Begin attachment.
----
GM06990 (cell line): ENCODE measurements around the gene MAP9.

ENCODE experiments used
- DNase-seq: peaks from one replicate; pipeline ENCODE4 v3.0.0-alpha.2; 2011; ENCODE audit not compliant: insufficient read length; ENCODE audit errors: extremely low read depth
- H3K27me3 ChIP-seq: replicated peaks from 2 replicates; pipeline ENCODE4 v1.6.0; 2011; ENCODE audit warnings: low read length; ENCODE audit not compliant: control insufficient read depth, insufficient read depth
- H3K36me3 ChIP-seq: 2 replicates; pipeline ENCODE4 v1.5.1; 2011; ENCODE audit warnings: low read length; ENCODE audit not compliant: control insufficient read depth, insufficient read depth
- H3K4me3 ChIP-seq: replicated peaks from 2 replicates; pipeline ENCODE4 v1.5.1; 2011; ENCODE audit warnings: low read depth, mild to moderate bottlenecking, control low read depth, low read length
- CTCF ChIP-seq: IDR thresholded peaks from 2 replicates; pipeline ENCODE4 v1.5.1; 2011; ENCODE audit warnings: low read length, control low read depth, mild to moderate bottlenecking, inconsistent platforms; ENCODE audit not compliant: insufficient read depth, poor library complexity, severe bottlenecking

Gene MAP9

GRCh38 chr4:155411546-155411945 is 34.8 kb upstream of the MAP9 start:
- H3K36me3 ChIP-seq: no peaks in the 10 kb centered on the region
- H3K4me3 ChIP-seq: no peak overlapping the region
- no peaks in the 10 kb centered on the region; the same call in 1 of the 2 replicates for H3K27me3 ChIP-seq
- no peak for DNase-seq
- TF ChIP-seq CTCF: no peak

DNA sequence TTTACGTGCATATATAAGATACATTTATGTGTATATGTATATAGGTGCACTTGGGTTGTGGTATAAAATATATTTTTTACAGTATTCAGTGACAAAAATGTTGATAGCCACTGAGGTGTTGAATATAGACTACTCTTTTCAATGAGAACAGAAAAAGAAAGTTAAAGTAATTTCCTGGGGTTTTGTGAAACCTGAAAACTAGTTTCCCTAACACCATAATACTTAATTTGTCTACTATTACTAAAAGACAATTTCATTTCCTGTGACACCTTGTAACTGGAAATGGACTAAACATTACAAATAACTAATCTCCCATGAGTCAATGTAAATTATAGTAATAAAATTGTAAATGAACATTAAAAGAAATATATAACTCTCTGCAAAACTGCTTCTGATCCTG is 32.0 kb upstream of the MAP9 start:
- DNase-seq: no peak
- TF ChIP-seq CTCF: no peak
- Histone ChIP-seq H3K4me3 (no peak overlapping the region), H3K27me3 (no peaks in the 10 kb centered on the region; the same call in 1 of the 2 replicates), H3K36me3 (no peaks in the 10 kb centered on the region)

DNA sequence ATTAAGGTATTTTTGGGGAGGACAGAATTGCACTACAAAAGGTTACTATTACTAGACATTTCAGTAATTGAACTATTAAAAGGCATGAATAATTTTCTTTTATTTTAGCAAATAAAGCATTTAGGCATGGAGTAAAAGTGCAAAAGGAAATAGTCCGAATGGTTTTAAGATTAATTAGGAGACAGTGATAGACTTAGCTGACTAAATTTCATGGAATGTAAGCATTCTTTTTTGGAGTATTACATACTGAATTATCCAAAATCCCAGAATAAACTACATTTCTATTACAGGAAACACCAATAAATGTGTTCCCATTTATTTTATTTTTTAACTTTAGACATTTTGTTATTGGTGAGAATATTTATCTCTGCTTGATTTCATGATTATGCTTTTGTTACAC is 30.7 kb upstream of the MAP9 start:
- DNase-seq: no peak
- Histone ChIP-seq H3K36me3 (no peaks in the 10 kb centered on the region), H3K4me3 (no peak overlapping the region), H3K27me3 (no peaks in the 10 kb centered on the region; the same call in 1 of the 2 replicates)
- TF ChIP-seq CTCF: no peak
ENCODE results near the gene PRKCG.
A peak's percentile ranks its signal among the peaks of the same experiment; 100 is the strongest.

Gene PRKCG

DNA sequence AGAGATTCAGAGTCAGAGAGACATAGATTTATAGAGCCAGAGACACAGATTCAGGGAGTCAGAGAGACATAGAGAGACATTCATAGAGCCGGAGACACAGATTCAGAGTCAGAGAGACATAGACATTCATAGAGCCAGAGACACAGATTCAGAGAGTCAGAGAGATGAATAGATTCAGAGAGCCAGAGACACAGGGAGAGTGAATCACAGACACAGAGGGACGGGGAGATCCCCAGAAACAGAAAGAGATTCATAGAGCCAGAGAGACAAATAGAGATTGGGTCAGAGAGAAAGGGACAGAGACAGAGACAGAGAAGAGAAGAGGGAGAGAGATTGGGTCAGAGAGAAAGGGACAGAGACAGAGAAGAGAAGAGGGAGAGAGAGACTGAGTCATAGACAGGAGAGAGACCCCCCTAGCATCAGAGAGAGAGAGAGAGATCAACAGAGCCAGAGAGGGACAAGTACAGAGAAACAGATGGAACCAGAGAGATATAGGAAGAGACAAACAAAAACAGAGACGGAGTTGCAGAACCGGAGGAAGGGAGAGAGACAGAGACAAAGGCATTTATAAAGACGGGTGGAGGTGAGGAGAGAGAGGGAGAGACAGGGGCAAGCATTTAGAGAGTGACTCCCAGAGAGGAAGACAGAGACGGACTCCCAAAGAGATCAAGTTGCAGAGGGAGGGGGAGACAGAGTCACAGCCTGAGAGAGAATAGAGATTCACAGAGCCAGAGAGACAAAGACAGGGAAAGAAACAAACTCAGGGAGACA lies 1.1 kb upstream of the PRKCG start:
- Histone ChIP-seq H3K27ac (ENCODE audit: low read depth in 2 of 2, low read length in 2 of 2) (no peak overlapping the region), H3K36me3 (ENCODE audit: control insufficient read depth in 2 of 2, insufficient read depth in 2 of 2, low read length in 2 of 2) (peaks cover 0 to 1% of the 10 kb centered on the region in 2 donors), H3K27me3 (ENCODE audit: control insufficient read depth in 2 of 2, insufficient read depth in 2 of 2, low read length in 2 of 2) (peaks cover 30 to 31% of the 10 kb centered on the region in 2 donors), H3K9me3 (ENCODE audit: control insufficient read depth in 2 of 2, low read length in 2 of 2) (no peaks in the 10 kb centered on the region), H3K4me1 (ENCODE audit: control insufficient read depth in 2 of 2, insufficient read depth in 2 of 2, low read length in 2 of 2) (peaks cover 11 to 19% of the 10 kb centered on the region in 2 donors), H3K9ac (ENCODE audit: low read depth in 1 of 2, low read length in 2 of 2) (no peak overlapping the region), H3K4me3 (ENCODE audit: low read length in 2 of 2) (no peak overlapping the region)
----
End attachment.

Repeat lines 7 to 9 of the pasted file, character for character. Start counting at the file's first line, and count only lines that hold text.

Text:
- CTCF ChIP-seq: IDR thresholded peaks from 2 replicates; pipeline ENCODE4 v1.5.1; 2011; ENCODE audit warnings: low read length, control low read depth, mild to moderate bottlenecking, inconsistent platforms; ENCODE audit not compliant: insufficient read depth, poor library complexity, severe bottlenecking

Gene MAP9

GRCh38 chr4:155411546-155411945 is 34.8 kb upstream of the MAP9 start: